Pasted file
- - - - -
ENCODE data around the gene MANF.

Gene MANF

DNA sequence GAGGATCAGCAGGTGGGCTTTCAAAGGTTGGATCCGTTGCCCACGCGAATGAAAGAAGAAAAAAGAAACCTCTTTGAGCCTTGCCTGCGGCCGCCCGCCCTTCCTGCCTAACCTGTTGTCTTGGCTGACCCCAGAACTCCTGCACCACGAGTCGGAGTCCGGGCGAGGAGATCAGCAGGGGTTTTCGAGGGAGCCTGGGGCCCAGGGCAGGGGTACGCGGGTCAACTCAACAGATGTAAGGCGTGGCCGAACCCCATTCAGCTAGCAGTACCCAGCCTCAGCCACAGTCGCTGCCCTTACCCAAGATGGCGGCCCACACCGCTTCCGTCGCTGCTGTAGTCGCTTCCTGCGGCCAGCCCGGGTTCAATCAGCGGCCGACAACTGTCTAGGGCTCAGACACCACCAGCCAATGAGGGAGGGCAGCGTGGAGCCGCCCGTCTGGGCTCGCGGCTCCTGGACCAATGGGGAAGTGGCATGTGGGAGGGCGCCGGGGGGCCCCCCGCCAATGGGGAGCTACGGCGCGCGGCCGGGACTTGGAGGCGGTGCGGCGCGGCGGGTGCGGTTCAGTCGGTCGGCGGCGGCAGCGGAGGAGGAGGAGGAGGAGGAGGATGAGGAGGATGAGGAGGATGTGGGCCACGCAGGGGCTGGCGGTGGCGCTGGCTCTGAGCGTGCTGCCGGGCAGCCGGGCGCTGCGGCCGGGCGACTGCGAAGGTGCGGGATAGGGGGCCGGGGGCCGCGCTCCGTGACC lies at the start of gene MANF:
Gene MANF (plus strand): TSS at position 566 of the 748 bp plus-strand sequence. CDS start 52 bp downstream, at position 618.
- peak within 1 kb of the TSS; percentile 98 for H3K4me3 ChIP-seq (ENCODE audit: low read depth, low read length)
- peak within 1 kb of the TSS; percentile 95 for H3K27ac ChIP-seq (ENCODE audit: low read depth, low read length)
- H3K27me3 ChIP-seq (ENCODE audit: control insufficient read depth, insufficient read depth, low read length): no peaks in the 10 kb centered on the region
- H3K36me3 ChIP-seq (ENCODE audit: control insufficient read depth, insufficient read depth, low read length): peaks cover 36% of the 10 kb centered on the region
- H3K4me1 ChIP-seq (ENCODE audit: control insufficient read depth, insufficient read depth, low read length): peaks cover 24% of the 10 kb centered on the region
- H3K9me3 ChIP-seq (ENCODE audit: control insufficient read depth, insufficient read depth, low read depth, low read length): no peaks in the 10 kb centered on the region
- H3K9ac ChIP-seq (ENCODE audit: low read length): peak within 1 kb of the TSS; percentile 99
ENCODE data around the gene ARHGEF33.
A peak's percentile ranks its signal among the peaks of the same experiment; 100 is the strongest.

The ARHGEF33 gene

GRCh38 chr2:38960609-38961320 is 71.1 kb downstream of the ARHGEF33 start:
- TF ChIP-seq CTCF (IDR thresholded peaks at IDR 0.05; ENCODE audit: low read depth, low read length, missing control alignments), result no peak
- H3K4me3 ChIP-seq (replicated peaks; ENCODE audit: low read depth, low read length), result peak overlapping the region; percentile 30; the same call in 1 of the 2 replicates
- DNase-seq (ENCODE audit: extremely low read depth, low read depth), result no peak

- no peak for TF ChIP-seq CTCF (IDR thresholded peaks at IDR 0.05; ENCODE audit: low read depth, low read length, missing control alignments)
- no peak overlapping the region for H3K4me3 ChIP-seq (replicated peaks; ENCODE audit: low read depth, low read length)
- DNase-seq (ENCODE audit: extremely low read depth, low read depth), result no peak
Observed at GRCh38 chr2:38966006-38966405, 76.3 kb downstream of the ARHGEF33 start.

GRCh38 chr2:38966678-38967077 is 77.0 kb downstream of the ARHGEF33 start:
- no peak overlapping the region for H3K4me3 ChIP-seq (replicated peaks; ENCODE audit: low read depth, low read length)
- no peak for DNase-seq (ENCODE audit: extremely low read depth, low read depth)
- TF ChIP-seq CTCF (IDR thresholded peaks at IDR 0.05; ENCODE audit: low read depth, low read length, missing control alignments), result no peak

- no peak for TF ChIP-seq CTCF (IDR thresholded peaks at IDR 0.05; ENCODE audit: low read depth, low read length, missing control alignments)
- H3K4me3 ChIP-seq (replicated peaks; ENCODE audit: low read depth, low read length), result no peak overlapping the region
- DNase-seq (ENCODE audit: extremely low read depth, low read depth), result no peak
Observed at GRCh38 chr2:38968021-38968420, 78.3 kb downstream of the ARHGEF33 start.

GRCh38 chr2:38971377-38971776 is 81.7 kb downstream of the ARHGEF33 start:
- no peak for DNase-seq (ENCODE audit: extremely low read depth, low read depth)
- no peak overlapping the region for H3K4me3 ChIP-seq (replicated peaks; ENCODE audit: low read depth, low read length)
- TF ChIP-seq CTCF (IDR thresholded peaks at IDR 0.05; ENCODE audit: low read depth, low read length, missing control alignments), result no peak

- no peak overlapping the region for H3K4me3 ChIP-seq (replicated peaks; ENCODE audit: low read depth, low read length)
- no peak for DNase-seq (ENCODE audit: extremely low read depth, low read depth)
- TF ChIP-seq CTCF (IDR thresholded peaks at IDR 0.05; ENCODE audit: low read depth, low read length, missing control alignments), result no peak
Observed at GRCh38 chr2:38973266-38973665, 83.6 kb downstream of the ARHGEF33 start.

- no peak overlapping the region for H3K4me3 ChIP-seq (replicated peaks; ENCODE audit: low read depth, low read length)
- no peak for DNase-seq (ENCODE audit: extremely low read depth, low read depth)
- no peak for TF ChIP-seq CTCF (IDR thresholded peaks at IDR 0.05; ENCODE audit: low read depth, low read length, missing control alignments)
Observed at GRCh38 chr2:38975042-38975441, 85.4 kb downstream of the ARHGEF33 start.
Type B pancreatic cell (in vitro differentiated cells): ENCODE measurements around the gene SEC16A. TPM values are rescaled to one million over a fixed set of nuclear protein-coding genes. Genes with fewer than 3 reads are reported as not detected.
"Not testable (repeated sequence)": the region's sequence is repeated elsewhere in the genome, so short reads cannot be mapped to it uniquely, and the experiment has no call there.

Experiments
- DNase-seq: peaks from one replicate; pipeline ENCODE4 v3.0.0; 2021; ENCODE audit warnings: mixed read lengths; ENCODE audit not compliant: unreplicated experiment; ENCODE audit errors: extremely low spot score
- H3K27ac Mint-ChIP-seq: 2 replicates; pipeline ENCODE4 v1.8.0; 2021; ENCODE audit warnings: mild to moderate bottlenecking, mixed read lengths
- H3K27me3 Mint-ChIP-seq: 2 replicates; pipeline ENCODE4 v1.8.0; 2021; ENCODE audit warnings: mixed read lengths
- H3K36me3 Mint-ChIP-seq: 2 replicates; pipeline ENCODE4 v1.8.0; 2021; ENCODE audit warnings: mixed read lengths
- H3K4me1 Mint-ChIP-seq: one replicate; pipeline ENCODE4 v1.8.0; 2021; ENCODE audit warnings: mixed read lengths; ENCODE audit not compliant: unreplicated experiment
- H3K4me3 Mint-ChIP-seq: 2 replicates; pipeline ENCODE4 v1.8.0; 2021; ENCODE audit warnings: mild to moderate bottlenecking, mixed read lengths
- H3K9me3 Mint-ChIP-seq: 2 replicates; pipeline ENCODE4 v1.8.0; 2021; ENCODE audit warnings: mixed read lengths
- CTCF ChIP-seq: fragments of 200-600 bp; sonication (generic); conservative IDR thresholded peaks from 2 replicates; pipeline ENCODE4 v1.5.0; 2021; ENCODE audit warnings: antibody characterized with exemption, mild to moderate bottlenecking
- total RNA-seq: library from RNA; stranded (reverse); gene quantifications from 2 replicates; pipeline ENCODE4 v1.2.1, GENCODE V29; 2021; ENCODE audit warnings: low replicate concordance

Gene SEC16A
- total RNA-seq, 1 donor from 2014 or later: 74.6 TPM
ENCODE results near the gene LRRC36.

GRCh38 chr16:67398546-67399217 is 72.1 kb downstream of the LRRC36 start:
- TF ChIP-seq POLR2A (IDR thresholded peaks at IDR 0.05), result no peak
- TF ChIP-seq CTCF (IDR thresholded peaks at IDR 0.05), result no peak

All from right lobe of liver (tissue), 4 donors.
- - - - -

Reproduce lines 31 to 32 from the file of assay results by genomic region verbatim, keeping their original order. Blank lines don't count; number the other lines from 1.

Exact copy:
GRCh38 chr2:38971377-38971776 is 81.7 kb downstream of the ARHGEF33 start:
- no peak for DNase-seq (ENCODE audit: extremely low read depth, low read depth)